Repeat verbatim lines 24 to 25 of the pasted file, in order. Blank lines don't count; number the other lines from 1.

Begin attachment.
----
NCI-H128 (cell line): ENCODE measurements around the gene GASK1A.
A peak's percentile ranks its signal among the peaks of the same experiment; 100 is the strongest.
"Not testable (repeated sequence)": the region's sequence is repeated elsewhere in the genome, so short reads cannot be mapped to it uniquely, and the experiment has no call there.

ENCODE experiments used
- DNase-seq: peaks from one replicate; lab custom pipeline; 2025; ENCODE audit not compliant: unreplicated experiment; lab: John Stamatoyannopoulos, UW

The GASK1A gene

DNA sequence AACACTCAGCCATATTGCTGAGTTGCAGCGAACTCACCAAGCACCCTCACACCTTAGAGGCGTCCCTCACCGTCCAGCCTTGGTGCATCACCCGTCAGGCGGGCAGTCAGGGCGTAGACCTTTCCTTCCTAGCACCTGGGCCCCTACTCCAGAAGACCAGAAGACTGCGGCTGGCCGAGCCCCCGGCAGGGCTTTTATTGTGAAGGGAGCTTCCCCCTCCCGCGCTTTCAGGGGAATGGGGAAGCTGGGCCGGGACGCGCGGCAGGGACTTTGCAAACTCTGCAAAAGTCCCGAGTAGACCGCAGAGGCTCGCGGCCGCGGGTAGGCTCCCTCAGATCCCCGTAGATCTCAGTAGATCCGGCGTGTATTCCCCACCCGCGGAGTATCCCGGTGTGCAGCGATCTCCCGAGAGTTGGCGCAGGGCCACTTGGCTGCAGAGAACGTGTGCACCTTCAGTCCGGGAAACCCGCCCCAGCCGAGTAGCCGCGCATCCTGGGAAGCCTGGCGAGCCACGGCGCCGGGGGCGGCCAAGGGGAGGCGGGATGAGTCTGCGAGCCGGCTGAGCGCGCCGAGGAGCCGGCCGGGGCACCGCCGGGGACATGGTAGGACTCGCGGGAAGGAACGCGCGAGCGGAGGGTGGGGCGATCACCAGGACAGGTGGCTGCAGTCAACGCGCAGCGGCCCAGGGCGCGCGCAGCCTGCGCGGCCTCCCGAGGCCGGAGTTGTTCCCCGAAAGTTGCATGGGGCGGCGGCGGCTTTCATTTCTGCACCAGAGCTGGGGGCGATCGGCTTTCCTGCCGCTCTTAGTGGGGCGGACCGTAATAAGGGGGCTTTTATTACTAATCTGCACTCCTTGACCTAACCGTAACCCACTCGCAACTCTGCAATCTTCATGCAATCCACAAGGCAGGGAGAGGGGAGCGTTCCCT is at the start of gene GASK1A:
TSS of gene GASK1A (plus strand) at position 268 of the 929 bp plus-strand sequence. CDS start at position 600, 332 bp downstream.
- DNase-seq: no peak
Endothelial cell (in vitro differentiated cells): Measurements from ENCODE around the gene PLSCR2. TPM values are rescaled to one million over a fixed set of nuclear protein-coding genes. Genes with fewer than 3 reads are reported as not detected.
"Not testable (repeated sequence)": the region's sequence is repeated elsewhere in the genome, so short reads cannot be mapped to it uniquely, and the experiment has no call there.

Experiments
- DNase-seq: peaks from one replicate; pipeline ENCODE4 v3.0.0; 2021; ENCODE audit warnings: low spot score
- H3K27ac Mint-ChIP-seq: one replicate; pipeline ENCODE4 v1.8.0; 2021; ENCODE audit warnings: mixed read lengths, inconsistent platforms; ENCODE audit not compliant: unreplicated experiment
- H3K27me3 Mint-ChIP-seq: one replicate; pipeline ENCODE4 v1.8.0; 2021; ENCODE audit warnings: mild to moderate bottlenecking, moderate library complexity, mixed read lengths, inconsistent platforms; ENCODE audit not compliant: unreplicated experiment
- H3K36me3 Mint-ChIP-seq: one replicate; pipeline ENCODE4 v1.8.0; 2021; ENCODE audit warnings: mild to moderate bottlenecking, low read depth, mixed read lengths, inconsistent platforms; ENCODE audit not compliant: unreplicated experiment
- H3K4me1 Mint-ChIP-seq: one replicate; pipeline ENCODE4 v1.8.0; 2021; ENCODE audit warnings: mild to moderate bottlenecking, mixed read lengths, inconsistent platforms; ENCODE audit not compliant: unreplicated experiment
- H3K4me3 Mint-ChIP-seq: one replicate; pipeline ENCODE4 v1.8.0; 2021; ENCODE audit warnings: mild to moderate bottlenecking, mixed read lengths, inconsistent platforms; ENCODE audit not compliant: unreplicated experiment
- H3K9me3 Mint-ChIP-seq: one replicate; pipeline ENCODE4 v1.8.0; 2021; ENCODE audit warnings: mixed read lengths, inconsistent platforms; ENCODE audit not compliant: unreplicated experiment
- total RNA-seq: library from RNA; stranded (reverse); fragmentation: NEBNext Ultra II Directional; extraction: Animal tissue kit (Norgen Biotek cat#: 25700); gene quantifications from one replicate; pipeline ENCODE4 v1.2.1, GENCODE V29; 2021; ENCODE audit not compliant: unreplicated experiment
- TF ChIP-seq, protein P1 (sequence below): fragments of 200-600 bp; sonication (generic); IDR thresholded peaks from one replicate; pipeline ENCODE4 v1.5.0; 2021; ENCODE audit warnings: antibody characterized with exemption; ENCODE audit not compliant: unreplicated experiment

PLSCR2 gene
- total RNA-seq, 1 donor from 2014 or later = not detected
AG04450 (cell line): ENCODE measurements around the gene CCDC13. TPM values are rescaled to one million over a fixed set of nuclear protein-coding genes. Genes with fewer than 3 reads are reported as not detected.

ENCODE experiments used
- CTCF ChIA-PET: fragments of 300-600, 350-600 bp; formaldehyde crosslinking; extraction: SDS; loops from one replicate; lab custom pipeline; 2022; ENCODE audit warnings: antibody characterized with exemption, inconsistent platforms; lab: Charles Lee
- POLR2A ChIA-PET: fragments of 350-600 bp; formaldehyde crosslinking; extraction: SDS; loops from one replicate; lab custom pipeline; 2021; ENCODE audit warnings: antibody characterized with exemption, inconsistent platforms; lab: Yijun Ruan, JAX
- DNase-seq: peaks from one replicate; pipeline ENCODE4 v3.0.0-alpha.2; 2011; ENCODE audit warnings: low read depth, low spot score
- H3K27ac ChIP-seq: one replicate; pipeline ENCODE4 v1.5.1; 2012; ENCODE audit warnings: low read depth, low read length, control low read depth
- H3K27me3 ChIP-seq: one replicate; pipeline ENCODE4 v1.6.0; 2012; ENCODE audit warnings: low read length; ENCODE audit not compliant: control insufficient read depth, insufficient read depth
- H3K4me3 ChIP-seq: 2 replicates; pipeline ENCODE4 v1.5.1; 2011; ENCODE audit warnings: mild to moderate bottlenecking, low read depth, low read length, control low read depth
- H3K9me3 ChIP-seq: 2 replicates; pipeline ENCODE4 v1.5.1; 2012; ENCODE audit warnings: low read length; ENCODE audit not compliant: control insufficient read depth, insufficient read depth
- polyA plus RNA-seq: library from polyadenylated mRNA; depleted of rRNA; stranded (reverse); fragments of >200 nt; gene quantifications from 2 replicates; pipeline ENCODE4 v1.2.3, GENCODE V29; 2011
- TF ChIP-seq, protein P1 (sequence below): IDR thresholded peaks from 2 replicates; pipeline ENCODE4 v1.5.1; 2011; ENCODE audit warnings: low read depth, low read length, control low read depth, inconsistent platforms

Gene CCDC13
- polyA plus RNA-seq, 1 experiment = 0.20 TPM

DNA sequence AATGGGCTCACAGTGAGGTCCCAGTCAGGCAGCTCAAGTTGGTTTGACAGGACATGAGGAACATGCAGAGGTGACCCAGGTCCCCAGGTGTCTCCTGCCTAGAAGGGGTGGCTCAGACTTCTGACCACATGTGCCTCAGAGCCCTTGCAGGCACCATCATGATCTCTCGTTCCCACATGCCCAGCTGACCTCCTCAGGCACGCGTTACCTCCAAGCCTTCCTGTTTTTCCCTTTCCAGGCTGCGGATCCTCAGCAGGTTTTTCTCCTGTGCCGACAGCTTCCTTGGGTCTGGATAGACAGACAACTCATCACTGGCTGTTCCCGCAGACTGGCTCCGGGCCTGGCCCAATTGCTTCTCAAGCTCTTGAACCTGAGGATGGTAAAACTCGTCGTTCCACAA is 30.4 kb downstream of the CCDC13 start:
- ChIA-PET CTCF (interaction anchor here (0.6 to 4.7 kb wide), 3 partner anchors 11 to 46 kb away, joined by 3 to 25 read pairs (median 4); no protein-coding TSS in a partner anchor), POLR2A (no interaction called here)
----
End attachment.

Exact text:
AG04450 (cell line): ENCODE measurements around the gene CCDC13. TPM values are rescaled to one million over a fixed set of nuclear protein-coding genes. Genes with fewer than 3 reads are reported as not detected.

ENCODE experiments used